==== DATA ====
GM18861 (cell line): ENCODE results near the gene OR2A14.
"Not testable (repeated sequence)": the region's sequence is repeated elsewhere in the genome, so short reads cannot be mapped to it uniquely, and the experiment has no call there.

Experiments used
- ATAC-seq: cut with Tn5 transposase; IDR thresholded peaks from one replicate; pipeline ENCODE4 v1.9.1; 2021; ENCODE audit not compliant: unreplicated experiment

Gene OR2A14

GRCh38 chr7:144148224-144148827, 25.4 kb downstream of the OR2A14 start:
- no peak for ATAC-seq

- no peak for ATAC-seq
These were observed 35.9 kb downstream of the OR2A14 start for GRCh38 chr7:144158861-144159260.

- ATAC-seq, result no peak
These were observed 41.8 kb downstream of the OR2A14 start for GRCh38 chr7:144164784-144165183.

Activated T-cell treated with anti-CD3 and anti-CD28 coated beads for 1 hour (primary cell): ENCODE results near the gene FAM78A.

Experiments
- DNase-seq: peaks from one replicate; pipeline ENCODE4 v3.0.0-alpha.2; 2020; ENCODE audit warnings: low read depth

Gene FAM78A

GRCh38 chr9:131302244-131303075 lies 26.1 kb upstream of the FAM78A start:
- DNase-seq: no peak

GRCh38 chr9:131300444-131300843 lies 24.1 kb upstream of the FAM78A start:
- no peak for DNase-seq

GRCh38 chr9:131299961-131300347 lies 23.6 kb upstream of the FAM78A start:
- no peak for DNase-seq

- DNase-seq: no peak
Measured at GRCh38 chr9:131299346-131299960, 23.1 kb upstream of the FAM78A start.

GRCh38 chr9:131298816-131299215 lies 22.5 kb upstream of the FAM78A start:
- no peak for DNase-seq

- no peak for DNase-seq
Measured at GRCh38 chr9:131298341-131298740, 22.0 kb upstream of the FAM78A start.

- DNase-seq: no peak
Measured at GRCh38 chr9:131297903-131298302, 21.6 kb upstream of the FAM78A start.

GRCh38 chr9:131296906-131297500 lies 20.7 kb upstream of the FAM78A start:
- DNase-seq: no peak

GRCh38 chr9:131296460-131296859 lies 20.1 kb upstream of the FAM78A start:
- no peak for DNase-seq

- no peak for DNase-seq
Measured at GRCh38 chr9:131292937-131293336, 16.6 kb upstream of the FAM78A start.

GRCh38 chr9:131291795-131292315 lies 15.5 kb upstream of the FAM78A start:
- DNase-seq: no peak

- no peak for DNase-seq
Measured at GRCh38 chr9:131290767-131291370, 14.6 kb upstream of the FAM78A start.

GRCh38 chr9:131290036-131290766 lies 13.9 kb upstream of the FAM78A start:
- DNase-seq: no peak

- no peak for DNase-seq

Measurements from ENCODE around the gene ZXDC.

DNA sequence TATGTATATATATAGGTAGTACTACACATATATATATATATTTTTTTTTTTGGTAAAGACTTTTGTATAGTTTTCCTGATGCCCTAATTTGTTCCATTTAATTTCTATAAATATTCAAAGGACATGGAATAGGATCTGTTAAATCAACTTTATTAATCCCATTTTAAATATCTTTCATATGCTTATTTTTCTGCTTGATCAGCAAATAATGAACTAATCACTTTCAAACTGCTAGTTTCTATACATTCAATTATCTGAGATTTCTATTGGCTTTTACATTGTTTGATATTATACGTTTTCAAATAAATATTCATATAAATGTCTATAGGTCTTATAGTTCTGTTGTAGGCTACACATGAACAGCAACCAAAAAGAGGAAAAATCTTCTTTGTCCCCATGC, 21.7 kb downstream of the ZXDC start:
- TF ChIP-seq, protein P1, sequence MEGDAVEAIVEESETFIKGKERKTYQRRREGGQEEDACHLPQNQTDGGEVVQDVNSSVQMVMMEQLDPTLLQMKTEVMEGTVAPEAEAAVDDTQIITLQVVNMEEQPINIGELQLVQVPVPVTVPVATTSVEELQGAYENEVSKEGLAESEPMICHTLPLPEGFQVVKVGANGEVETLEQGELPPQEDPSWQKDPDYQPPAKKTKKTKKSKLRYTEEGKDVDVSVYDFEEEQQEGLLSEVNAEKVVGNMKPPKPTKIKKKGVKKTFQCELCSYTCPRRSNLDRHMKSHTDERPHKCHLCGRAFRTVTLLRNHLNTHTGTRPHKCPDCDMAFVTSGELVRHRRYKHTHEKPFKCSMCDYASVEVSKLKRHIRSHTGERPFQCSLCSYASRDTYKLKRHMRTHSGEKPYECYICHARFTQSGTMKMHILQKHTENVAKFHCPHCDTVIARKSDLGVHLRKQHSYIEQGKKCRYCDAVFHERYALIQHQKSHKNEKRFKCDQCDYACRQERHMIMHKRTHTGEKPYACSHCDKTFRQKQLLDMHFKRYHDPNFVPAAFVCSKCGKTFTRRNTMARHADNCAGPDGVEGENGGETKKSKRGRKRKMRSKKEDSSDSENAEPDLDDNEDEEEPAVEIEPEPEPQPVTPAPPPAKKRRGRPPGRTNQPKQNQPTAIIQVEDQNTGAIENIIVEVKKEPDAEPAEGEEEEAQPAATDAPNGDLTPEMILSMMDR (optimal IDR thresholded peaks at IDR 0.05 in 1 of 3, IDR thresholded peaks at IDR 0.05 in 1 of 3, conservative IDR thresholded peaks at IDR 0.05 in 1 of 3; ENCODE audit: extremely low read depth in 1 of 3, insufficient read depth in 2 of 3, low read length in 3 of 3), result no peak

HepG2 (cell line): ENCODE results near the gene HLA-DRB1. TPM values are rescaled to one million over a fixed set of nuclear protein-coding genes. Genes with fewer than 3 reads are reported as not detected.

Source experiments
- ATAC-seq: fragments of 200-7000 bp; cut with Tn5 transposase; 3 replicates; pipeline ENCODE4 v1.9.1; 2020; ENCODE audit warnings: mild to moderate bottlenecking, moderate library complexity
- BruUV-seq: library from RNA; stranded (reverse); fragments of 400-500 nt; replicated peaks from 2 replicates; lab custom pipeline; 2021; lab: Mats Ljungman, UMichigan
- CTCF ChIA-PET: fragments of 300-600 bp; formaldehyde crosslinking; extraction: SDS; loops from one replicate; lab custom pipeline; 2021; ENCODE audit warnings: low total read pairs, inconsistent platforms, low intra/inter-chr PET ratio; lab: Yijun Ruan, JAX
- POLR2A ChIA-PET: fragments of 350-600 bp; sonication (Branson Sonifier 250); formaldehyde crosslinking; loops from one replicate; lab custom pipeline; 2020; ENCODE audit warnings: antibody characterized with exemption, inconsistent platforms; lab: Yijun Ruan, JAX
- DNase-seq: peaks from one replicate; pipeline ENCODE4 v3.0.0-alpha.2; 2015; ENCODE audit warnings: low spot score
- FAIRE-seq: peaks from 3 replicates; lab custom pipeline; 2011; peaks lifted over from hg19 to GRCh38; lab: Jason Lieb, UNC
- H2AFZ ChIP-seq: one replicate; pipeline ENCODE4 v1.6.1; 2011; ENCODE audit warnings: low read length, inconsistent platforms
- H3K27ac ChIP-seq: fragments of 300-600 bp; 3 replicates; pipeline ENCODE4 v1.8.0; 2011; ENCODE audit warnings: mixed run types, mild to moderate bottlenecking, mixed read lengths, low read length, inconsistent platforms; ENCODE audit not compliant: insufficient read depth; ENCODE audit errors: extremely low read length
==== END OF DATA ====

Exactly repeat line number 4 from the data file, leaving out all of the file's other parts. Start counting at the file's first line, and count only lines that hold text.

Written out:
- ATAC-seq: cut with Tn5 transposase; IDR thresholded peaks from one replicate; pipeline ENCODE4 v1.9.1; 2021; ENCODE audit not compliant: unreplicated experiment